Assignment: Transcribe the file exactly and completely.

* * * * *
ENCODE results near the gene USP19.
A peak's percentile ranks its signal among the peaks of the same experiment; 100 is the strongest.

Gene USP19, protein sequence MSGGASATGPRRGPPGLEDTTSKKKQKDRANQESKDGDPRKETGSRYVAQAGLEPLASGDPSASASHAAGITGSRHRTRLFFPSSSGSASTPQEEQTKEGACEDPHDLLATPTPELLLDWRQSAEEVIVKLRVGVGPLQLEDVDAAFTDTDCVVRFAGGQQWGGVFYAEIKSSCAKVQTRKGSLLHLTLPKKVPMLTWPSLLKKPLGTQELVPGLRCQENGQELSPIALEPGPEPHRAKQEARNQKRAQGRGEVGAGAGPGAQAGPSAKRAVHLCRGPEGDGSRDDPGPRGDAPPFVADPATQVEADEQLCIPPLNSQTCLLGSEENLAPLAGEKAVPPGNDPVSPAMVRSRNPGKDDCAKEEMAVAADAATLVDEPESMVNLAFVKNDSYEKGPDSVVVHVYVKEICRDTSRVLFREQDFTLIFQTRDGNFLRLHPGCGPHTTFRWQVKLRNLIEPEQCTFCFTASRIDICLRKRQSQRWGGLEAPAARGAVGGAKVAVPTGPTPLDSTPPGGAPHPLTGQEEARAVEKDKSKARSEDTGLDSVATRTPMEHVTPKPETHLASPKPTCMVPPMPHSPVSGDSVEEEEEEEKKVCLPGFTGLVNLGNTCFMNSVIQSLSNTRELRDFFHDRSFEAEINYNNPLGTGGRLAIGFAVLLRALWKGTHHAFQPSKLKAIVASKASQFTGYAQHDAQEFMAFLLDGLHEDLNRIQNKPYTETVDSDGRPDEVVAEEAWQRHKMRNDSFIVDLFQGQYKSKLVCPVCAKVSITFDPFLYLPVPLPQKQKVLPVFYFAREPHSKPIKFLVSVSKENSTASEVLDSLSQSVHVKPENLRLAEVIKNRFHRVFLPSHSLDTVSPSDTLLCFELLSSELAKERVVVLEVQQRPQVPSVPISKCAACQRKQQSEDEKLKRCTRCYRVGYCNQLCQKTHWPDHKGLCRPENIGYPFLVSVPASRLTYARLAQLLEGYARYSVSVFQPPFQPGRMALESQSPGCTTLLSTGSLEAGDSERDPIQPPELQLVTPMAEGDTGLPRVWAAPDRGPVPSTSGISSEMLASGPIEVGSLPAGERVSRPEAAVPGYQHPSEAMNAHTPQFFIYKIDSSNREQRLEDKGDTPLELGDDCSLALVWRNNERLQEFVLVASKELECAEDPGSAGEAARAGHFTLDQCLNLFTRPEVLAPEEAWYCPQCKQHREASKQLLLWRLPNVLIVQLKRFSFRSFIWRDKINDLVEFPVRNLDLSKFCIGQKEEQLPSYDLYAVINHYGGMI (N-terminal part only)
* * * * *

ENCODE results near the gene USP19.
A peak's percentile ranks its signal among the peaks of the same experiment; 100 is the strongest.

Gene USP19, protein sequence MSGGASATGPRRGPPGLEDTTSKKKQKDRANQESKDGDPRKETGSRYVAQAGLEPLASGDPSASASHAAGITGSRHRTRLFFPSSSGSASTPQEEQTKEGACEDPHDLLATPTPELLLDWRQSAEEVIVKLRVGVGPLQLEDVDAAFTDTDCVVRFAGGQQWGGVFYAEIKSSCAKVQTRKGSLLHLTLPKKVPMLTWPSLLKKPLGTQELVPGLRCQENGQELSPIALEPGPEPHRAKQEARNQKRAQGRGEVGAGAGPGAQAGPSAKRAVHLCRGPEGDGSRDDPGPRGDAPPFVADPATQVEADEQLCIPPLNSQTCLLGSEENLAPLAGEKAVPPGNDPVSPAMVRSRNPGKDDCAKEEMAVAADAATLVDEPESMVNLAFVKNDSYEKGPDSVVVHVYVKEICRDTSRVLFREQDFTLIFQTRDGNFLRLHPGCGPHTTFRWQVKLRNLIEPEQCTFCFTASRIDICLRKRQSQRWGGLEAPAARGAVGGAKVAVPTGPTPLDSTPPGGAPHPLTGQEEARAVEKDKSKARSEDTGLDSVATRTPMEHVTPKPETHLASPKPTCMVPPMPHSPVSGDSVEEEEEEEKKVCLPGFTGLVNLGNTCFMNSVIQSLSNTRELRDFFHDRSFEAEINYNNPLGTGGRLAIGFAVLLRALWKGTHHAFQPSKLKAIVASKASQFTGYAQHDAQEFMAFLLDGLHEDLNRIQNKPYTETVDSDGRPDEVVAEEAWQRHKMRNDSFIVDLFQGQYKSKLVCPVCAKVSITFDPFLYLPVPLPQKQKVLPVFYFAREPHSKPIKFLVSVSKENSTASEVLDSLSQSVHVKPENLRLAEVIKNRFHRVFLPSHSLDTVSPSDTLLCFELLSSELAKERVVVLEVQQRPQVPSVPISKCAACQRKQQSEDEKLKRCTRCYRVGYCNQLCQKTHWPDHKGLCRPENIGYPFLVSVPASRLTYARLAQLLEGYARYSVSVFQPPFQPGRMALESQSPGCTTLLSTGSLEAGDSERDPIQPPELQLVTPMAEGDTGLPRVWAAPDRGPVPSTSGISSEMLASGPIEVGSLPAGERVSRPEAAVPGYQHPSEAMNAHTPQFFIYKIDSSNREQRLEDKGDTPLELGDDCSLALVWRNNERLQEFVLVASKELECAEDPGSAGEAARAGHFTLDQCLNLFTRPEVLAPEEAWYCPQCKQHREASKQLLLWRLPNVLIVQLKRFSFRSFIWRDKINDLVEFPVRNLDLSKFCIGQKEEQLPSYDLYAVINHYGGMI (N-terminal part only)